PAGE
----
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Thread: 8 bit vs 16 bit?

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    8 bit vs 16 bit?

    Just curious as to how much real difference processing in 16 bit makes. I have found that it is clogging up CS4 on my system, and is also a bit of a nuisance because not all tools are available in 16 bit.... so have changed my default to 8.

    Not sure on the technicalities of the impact on image quality...can anyone explain if it makes a noticeable difference?
    Cheers, Lani.
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    Ausphotography Regular
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    I was wondering the same thing Lani and it is a nuisance to have to change it before saving a jpeg! Margaret
    Margaret

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    I've given up on it atm so just sticking to 8 bit until I can get a faster system, or find out there is a definitive advantage in persisting with it.

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    Id say based on inexperience and innuendo, heavily influenced my rumors and fickle forum chat by people with no real idea that unless you need to recover lost detail in the blacks or whites (and only gives a minor advantage in that) that it's not of any perceivable value

    There are those of the school of thought that you should always shoot at 14 bit, RAW and Adobe RGB as losing any information in the file is an abomination.
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    Member joffa's Avatar
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    It's got to do with the amount of colours that can be saved in the image.

    8 bit images can have 256 colours per channel,

    whereas 16 bit images can have 32,769 colours per channel.

    http://www.photoshop-tutorials-plus....nd-16-bit.html

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    In real life if you are only going to do minor post work then 8 bit is ok, displaying in jpeg or printing with an inkjet is 8 bit anyway, but if you want to do a lot of manipulation then 16 bit is better, as any manipulation you do will cost you some information so the more you start with the more quality you retain.

    Cheers David
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    As Joffa said, (and it's my understanding that) the advantage is basically seen in high quality large prints, and that graduations in tones are the most obvious advantage.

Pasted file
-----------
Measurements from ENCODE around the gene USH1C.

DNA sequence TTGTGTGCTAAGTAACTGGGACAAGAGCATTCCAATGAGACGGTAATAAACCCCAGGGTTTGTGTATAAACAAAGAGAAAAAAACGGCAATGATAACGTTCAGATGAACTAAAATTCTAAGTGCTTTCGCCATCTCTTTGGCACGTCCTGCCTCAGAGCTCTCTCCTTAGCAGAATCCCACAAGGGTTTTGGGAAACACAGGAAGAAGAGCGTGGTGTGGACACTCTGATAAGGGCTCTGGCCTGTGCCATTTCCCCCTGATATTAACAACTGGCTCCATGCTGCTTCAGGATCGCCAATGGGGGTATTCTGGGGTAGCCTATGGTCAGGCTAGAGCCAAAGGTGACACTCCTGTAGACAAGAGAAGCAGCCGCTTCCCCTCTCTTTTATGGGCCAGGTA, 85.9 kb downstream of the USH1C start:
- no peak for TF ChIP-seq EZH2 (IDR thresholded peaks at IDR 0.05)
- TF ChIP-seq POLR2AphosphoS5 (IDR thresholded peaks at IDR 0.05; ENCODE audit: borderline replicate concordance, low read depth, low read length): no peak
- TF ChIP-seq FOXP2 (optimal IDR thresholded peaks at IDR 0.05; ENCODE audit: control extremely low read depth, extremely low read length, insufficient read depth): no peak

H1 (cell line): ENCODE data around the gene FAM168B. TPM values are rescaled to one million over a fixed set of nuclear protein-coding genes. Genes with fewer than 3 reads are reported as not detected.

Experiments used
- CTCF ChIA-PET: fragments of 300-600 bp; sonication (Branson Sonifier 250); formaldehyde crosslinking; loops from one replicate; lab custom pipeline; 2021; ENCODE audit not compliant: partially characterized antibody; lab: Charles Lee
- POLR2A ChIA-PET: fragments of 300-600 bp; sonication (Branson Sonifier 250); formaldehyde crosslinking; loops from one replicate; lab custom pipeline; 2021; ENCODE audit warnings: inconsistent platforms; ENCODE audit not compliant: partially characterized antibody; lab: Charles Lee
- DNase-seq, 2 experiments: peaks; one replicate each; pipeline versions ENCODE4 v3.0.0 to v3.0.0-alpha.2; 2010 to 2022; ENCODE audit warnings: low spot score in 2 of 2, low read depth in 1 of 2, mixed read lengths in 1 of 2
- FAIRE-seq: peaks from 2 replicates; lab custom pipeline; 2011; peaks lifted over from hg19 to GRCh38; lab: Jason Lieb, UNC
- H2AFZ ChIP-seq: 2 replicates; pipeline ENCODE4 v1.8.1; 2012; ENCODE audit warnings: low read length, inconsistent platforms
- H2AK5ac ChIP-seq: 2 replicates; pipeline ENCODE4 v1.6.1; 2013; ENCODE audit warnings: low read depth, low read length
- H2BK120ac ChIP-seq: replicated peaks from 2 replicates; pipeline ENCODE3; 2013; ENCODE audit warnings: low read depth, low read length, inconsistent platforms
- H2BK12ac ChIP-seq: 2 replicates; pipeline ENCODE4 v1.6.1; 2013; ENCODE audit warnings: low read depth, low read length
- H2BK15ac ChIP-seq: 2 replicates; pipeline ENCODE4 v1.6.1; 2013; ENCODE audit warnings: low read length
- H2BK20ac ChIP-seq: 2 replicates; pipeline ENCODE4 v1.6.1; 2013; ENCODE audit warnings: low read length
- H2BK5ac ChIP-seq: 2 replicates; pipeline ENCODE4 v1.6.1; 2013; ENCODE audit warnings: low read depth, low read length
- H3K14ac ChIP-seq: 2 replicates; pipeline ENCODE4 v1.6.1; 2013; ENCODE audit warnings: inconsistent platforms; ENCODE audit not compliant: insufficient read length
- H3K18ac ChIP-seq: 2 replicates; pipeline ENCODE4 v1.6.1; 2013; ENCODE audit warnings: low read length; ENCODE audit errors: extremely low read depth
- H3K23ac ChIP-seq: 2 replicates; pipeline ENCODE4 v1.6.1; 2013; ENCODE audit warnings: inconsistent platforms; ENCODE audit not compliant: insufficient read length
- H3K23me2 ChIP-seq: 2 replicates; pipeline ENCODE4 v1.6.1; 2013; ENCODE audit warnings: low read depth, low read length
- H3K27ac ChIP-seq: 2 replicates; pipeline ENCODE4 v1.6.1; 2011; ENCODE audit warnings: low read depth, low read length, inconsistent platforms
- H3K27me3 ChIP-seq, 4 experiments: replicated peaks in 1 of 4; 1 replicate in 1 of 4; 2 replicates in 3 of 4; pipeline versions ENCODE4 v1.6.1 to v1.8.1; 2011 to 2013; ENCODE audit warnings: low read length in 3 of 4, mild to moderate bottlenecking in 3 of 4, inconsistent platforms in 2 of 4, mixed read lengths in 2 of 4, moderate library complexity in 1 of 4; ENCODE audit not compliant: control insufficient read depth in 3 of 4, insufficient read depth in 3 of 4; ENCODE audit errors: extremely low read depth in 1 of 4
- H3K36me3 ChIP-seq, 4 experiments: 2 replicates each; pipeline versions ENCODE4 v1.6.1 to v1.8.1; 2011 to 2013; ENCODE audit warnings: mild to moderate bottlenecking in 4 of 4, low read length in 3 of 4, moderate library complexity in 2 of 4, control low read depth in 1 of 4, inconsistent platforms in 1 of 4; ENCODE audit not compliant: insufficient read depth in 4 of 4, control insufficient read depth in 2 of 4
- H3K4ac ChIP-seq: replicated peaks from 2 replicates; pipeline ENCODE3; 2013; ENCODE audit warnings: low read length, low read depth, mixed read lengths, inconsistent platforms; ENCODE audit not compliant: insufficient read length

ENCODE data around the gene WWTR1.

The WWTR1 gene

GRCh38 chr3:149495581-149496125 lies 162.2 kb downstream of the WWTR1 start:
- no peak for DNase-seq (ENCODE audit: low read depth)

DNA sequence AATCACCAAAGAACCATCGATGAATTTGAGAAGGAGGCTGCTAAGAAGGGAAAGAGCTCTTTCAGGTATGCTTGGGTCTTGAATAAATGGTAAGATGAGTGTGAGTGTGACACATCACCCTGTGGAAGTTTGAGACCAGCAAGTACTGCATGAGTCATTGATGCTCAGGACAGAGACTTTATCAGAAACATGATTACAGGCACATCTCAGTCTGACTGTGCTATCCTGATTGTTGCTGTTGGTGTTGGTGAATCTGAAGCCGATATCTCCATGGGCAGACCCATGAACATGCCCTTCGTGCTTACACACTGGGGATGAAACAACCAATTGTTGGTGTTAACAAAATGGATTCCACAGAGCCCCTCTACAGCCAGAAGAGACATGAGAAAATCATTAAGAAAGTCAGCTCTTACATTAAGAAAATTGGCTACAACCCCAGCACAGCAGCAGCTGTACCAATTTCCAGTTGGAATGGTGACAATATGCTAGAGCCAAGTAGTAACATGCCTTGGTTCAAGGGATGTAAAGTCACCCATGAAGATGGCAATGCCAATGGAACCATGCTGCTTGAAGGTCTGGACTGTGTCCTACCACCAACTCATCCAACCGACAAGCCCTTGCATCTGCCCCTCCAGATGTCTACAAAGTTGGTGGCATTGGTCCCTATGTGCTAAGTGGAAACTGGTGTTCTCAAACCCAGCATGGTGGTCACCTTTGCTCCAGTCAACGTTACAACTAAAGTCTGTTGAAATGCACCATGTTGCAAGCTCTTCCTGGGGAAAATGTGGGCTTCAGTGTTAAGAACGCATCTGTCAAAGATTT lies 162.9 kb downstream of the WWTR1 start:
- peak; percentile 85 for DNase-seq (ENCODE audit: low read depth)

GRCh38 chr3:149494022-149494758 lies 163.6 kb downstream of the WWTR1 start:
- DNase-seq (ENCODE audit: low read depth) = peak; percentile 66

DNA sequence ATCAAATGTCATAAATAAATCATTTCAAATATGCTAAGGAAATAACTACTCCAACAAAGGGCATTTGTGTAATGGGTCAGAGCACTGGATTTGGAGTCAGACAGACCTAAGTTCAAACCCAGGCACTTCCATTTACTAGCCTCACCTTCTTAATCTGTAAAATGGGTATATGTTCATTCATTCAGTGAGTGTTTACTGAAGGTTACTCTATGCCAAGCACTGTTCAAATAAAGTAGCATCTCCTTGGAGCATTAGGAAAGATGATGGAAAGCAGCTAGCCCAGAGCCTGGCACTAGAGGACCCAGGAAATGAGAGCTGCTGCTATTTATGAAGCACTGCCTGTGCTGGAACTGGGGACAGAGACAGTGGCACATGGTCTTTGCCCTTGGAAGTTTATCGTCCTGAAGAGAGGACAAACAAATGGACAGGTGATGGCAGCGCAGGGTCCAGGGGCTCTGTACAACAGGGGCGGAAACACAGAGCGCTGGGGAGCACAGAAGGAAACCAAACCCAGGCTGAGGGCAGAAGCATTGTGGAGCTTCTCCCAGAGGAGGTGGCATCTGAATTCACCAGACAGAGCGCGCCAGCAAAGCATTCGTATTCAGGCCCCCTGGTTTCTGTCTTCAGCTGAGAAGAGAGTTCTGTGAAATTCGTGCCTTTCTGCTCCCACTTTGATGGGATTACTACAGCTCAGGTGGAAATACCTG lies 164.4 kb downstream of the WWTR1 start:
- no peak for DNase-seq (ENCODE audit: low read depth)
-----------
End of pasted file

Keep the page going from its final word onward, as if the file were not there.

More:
never done any of that stuff yet... so it's based on the same innuendo and rumours that Darren's read about
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    Administrator ricktas's Avatar
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    Joffa has got it partially right. 8-bit colours can have 256 brightness levels of each colour, 16 bit can have up to around 65,000

    When you go from 16 bit to 8 bit, software generally dumps all the shades of a colour that it cannot display and moves them to the nearest one it can. If you later upgrade the photo back to 16 bit, you do not get the dumped shades back.

    At present, when you have completed your processing there is no reason not to have an 8 bit version for printing as current printers can only print at 8 bit anyway. However this may not be true in future.

    So in the end, it depends, would you be happy with 256 shades of a colour being available or over 65,000? Certainly with current printer technology, you are not gaining an advantage by printing a 16 bit photo over an 8 bit one, but the future could be different, and if you have all your photos at 8 bit, you may not be able to take advantage of printer tech advancements.
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    Thanks guys, and Rick particularly, for explaining it so clearly. I guess then it would be good to aim for 16bit processing for high quality images, and I would imagine then not only will printer improvements have an impact, but also software refinements down the track....sort of future proofing.
    My system can't cope with it for some reason so it will have to wait for now....thanks again for clearing it up for me.

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    Administrator ricktas's Avatar